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Rebuilding the Bobcats (Zach Lowe article)


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#1 thatlookseasy

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Posted 25 March 2014 - 12:11 PM

Really good article talking about the team's decision to go for wins now rather than continue to hope for high draft picks and what motivated that decision.

http://grantland.com...rebuilding-nba/

The Charlotte Construction Co.

The so-called “Thunder model” of NBA team-building was never really a discrete, original thing. It had existed before; Oklahoma City was not the first team to bottom out and rebuild around draft picks. And it can only exist as a success if you nab a franchise-changing star with one of those picks.

The Thunder did something almost impossible to replicate in drafting an all-time great player in Kevin Durant at no. 2 and then remaining bad enough in the next two seasons to snag two more top-four picks. They famously nailed them all, with Sam Presti tossing in the Serge Ibaka selection at no. 24 just to taunt everyone else.

That’s not a model. That’s an unsustainable hot streak, and one that required some major luck.

The Bobcats watched from afar while their aging, expensive playoff team maxed out as first-round roadkill, and they hired Rich Cho, once of the Sonics/Thunder, to take his own shot. They traded away almost every relevant veteran, held back in free agency, and went an unthinkable 28-120 combined over the 2011-12 and 2012-13 seasons.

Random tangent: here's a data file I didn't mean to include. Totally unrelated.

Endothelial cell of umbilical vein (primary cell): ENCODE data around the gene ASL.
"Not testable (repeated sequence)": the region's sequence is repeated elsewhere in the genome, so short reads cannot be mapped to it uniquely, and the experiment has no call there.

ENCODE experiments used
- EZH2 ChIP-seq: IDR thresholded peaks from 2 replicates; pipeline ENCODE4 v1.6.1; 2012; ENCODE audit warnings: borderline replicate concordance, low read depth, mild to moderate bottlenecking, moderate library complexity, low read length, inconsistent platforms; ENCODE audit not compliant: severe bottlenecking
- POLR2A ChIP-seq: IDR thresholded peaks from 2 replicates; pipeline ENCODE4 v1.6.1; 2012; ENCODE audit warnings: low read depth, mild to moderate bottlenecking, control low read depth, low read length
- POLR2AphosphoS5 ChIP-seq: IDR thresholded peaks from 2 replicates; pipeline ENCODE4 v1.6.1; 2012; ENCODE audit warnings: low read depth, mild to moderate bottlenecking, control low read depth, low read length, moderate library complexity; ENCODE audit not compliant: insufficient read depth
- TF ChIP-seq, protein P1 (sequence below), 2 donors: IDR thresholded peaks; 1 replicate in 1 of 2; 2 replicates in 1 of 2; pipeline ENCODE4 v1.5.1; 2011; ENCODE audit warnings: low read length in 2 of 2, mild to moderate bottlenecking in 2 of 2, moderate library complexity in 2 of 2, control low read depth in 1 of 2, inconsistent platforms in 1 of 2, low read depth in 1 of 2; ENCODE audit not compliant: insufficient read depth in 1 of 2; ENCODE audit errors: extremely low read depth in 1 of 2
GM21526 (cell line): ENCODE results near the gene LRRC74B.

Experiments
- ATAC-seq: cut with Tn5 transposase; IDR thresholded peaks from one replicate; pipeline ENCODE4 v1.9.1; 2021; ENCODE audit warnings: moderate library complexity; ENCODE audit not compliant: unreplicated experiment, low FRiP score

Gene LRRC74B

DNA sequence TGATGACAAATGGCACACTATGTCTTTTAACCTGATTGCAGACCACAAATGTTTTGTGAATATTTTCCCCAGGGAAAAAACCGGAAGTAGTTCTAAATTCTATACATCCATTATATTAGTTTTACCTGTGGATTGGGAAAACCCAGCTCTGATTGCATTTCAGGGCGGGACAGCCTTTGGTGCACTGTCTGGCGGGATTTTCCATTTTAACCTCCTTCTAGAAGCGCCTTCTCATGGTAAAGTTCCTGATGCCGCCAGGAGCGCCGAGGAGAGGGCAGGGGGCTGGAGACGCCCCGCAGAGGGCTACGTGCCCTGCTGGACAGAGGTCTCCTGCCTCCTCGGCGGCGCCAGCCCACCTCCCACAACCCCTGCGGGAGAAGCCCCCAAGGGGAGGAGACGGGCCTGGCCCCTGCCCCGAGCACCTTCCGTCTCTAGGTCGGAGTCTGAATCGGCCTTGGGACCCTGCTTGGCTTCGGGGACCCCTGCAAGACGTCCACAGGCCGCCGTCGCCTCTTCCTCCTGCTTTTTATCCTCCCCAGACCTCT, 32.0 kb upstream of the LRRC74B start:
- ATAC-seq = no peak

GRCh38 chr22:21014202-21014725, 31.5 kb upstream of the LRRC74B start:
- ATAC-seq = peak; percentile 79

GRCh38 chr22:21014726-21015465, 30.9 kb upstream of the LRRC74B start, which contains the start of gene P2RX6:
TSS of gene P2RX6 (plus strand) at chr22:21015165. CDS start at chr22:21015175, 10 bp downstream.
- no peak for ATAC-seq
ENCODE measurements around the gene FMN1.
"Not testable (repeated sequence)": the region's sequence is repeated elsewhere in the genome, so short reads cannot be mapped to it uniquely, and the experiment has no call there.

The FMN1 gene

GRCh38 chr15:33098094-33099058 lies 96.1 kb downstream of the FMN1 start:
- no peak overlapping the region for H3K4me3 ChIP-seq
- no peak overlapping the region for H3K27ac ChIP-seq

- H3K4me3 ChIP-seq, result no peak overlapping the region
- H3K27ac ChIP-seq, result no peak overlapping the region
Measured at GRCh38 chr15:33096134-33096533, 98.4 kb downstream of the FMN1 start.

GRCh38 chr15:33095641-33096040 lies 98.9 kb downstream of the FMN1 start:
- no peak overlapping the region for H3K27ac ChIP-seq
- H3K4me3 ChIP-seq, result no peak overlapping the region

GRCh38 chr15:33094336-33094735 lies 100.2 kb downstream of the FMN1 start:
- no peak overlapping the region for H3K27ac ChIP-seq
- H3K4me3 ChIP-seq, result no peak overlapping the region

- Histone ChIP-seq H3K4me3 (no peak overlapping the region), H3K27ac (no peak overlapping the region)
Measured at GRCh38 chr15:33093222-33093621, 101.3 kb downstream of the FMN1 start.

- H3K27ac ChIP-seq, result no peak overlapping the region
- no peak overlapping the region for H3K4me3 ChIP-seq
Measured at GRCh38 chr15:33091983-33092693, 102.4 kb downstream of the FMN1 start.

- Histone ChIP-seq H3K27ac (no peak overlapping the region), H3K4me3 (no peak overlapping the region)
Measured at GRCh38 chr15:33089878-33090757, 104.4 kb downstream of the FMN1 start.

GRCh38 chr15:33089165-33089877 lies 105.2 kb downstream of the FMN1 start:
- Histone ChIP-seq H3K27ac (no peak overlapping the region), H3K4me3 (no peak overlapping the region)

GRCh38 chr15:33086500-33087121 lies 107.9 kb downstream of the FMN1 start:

But they suffered the inverse of Oklahoma City’s lottery luck, falling backward in consecutive drawings, including a slide from pole position into the no. 2 slot in 2012 — a draft with one clear foundational superstar in Anthony Davis and a muck of unknowns after that. Close your eyes and you can still see Cho on television, taking the gut punch and wincing when the second-to-last envelope revealed the Charlotte logo.

So, Charlotte entered last summer with a choice: stink again and play for the 2014 draft, allegedly the richest in a decade, or accelerate the process by signing a quality free agent. Al Jefferson was the Bobcats’ target, and the choice his signing would represent inspired serious debate. The discussion wasn’t just about basketball. The Bobcats weren’t sure if they could afford to be terrible again. “It’s always in the discussion,” Fred Whitfield, the team’s president and COO, says of the role of revenue in free-agency decisions. “We felt Al Jefferson could help us win now, and that would clearly improve our business.”



#2 Jackofalltrades

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Posted 25 March 2014 - 03:29 PM

Really long, but good read.

#3 CarolinaNCSU

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Posted 25 March 2014 - 04:59 PM

The main thing that scares me, and that can be prevented from a good offseason, is reverting back to being bad next year. The Bobcats have improve clearly...but they're still a below .500 team in the worst conference in a decade where many teams are tanking. Not exactly a good look going into next year, when teams like the 76ers, Bucks, Magic, Celtics and so on look to be improved and actually trying to win. 



#4 Omega Atrocity

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Posted 25 March 2014 - 07:04 PM